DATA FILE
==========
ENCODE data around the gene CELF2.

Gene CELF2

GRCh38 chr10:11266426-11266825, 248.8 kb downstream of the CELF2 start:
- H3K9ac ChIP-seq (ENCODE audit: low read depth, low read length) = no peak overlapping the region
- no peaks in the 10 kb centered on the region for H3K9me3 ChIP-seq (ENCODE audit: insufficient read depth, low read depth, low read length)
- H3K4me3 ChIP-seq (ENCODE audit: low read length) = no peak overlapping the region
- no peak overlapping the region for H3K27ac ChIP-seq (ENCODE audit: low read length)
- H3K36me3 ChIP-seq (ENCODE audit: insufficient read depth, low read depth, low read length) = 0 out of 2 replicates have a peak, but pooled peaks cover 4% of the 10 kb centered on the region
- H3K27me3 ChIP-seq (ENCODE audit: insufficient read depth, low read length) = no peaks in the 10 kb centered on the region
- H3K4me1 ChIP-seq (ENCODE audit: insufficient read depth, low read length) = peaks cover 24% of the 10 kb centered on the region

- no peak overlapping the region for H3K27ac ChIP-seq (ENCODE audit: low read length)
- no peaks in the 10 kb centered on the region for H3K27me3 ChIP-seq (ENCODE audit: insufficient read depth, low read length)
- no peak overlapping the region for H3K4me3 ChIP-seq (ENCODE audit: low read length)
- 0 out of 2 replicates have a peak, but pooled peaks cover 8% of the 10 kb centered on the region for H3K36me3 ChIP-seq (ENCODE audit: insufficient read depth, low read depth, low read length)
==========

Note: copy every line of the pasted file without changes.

ENCODE data around the gene CELF2.

Gene CELF2

GRCh38 chr10:11266426-11266825, 248.8 kb downstream of the CELF2 start:
- H3K9ac ChIP-seq (ENCODE audit: low read depth, low read length) = no peak overlapping the region
- no peaks in the 10 kb centered on the region for H3K9me3 ChIP-seq (ENCODE audit: insufficient read depth, low read depth, low read length)
- H3K4me3 ChIP-seq (ENCODE audit: low read length) = no peak overlapping the region
- no peak overlapping the region for H3K27ac ChIP-seq (ENCODE audit: low read length)
- H3K36me3 ChIP-seq (ENCODE audit: insufficient read depth, low read depth, low read length) = 0 out of 2 replicates have a peak, but pooled peaks cover 4% of the 10 kb centered on the region
- H3K27me3 ChIP-seq (ENCODE audit: insufficient read depth, low read length) = no peaks in the 10 kb centered on the region
- H3K4me1 ChIP-seq (ENCODE audit: insufficient read depth, low read length) = peaks cover 24% of the 10 kb centered on the region

- no peak overlapping the region for H3K27ac ChIP-seq (ENCODE audit: low read length)
- no peaks in the 10 kb centered on the region for H3K27me3 ChIP-seq (ENCODE audit: insufficient read depth, low read length)
- no peak overlapping the region for H3K4me3 ChIP-seq (ENCODE audit: low read length)
- 0 out of 2 replicates have a peak, but pooled peaks cover 8% of the 10 kb centered on the region for H3K36me3 ChIP-seq (ENCODE audit: insufficient read depth, low read depth, low read length)